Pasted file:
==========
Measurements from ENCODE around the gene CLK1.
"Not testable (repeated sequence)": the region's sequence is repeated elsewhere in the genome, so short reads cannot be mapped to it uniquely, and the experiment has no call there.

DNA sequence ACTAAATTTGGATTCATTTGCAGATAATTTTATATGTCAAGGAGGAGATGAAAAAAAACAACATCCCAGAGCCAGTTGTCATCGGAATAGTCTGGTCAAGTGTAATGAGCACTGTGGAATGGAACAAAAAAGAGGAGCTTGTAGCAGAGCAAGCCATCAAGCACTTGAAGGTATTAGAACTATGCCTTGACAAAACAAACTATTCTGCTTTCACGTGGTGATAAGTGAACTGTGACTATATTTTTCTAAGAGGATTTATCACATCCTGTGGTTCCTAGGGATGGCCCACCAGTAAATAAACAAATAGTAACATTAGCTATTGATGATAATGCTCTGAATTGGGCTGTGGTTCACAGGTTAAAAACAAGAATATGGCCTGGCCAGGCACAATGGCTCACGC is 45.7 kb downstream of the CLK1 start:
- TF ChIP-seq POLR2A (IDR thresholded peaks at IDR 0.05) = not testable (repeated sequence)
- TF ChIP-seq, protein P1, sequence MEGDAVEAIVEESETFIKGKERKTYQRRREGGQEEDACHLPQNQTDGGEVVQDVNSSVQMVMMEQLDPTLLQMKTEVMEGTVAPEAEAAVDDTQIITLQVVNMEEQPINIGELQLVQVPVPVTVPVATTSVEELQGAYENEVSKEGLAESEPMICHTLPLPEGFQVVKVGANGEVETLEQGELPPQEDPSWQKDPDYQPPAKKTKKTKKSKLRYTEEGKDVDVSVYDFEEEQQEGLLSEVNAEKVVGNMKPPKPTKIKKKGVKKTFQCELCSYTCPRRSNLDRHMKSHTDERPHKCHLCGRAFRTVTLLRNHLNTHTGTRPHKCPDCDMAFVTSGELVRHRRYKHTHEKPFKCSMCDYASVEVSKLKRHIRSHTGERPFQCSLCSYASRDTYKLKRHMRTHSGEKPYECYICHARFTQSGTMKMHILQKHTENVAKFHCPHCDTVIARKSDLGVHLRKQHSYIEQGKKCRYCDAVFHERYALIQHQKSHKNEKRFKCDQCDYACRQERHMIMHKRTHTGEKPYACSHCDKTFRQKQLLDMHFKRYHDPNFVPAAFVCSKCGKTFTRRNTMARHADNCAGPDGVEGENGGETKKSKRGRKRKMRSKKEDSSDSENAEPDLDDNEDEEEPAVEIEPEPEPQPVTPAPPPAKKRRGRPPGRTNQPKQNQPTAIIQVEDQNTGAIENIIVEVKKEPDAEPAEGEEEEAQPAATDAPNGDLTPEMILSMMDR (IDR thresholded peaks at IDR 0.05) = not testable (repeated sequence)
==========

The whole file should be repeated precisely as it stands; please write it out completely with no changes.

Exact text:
Measurements from ENCODE around the gene CLK1.
"Not testable (repeated sequence)": the region's sequence is repeated elsewhere in the genome, so short reads cannot be mapped to it uniquely, and the experiment has no call there.

DNA sequence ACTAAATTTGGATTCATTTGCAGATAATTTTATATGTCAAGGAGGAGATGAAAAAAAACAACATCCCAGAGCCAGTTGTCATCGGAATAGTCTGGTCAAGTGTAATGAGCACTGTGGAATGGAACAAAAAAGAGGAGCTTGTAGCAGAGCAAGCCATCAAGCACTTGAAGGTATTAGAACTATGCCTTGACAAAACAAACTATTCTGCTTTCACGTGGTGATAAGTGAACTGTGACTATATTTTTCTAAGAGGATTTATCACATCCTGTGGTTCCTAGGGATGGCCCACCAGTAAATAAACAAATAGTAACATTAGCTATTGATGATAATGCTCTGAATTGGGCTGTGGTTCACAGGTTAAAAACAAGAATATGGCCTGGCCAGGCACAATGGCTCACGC is 45.7 kb downstream of the CLK1 start:
- TF ChIP-seq POLR2A (IDR thresholded peaks at IDR 0.05) = not testable (repeated sequence)
- TF ChIP-seq, protein P1, sequence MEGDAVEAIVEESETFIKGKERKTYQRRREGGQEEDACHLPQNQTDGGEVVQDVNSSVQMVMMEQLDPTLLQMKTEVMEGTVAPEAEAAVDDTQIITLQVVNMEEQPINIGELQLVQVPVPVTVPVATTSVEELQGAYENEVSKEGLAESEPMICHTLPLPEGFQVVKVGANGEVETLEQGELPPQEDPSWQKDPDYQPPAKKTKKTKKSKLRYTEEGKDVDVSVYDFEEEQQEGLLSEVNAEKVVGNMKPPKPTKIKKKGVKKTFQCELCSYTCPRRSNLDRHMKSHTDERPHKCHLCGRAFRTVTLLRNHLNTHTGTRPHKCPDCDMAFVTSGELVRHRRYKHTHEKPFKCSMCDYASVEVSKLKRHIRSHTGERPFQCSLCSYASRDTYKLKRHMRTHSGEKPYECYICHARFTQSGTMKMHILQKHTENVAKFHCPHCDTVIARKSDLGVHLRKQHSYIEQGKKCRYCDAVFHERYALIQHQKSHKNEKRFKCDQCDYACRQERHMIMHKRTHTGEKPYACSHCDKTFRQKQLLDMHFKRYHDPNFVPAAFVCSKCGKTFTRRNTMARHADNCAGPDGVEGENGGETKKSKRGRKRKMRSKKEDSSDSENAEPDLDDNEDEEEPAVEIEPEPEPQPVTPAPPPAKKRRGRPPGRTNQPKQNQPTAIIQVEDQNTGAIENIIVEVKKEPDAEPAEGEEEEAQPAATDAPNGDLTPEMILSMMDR (IDR thresholded peaks at IDR 0.05) = not testable (repeated sequence)